[rabbitmq-discuss] questions about RabbitMQ linear scalability
mcintoshj at gmail.com
Thu Aug 29 16:43:19 BST 2013
Something we did for high latency systems was to publish to a fanout
exchange that's bound to an x-concurrent-hash exchange. Then we multiplex
the queues, so instead of "myqueue" we create 10 queues "myqueue1"...
"myqueue10". As long as ordering isn't an issue, this allows you to get a
greatly increased through-put. But then you have to consume from multiple
queues not a single queue. An example of where we use this technique is
when dealing with physical location differences (e.g. Chicago to Dallas
would be an example) where latency is fairly high. We use shovels (btw,
remember to set a prefetch OTHER than 0 - we hit major performance issues
otherwise related to network latency) to transmit from each of the 10
queues back to a single exchange/queue on the remote side.
On Wed, Aug 28, 2013 at 4:57 AM, Tim Watson <tim at rabbitmq.com> wrote:
> On 23 Aug 2013, at 03:14, Junius Wang wrote:
> > Before every test ( after a new RabbitMQ node added/removed to the
> > 1).we reset the policy to "exactly" on 2 nodes. 2). declared 10 queues
> > rabbitmqctl and force them distributed evenly on all nodes. e.g.in a 2
> > cluster,5 queues resides on rabbit1, another 5 resides on rabbit2. 3-3-4
> > 3 node cluster ,3-3-2-2 for 4 node cluster. 3) declare a 'topic"
> > 4) binding the 10 queues to the exchange with 10 different routing keys.
> > Publishers publish messages with the 10 routing keys by turns. Thus all
> > queues receive the same number of messages.
> > Is the number of queues large enough? we can declare more queues in test
> > but I don't think there will be too many queues in production.
> Let's re-visit the point Michael made about adding more queues:
> "the way you extend capacity with RabbitMQ is by adding nodes and using
> more queues"
> In any messaging system where queues exhibit FIFO behaviour, each queue is
> a concurrency bottleneck, because it can handle only 1 message at a time.
> If the queue handled more than 1 inbound message at a time, it would not be
> possible to enforce the FIFO characteristics, since without some kind of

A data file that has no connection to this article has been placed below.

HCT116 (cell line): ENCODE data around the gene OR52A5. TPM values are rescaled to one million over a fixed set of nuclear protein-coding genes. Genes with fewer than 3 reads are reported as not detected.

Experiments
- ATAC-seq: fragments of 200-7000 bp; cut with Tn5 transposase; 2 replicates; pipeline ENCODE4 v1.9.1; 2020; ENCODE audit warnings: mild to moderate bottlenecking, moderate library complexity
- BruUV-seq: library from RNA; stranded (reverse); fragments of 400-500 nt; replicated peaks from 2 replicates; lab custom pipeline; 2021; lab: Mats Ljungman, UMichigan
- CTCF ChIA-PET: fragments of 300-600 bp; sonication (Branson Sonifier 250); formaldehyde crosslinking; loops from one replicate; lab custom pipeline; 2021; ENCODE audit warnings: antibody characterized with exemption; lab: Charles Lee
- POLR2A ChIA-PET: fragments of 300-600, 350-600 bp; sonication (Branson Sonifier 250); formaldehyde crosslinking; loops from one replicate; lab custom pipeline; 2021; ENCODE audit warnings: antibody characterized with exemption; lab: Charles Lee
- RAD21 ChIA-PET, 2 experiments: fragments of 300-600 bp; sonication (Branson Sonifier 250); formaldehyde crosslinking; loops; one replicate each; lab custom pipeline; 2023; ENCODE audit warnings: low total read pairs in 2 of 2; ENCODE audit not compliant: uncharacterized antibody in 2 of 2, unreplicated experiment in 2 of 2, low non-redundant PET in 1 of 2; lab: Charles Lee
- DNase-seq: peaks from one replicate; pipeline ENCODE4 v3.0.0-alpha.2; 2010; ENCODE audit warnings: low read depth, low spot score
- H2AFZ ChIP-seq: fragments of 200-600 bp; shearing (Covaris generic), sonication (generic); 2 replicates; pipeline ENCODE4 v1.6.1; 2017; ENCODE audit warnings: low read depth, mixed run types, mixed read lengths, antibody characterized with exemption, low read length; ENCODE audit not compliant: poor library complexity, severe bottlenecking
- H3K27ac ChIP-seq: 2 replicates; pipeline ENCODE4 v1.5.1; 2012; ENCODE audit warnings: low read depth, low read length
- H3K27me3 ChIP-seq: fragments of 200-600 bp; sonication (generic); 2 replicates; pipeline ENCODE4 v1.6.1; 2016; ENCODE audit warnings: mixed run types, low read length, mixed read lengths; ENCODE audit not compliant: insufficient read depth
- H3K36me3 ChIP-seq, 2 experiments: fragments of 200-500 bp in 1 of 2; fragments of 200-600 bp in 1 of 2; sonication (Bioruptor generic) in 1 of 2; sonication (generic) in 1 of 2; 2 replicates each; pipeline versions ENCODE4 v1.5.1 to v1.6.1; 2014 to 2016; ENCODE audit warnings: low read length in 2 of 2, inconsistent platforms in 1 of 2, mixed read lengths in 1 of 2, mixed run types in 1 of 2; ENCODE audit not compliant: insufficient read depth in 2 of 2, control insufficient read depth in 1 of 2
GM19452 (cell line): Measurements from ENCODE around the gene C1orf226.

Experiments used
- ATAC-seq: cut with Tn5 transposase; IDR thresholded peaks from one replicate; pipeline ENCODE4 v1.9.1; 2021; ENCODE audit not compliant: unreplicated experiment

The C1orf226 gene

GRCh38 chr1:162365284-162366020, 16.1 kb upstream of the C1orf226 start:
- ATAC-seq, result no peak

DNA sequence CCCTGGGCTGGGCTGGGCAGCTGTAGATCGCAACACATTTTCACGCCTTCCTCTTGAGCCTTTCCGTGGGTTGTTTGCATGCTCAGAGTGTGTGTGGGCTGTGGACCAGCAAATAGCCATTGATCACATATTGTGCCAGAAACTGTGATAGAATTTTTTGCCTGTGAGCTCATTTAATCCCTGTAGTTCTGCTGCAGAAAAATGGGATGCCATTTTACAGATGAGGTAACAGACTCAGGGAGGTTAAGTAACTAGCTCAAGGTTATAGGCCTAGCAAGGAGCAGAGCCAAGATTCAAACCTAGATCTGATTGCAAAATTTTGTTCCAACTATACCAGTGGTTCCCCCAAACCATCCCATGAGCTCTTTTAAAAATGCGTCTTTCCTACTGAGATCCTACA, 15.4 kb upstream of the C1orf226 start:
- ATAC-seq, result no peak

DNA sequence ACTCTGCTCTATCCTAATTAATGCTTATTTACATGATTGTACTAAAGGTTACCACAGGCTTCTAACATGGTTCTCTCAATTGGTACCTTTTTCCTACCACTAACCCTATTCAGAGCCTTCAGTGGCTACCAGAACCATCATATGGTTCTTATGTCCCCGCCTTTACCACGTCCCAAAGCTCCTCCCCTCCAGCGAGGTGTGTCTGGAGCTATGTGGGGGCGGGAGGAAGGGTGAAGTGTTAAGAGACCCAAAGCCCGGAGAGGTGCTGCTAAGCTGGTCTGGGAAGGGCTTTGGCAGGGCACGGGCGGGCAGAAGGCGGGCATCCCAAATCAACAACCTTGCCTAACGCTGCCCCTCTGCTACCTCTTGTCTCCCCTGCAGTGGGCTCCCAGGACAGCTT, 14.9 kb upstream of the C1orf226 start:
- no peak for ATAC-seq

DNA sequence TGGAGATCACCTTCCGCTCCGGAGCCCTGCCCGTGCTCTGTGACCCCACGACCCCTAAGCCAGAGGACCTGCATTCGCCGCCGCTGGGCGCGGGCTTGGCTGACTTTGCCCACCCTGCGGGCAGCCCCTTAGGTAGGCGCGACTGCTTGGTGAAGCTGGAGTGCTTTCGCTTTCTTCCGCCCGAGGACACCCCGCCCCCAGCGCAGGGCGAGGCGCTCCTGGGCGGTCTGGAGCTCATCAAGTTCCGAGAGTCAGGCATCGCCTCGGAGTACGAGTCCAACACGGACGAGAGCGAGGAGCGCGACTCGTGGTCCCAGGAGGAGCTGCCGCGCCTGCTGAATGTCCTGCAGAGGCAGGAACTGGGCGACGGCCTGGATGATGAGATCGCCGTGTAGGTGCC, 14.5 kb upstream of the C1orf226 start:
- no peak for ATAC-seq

> concurrency control the ordering would be non-deterministic. The question
> of whether or not the number of queues is "large enough" is application
> specific. Where you need FIFO ordering, you'll want a single queue. Where
> you are processing messages separately and/or do not require ordering
> (e.g., between messages of different "types") then you can use separate
> queues: this is a design choice that only you can make. The point Michael
> made is that the more queues you shove messages into, the better the
> concurrency will be, which in turn may yield performance benefits in terms
> of throughput.
> As to the point about "adding nodes" - a single RabbitMQ node has a finite
> processing capacity, dependent on available operating system resources and
> client usage patterns. If you work out the maximum capacity "n" of a single
> node in your application, where the combination of available system
> resources and application load on the broker is at its peak, then by adding
> a second node, you might increase the system's overall capacity to
> something close to 2n. There are important caveats here though, as Michael
> has already pointed out: clients can connect to any node in a cluster, but
> if the queue with which they're communicating resides on another node,
> messages (both in and out of the broker) must be transmitted between nodes.
> > publishers connect to the cluster via load balancer(AWS ELB) as well as
> > consumers, they don't know to which node they are connect. So we may not
> > decrease the intra-cluster traffic. But we can try some high bandwidth
> > instances. Does this help?
> Increased bandwidth might be helpful, but the points Michael made will
> still stand. There is always going to be "some" additional overhead due to
> inter-node communications, because network latency is the dominating factor
> here. Think about a classic 2-tier application: the biggest "cost" is
> usually communicating with the backend (e.g., a database or some such), and
> *that* cost is due to the network round trips more often than not.
> > Another question is that we will have a queue with lots of messages
> > handled, perhaps 5000/sec(size of 2K), which is about 90% of the total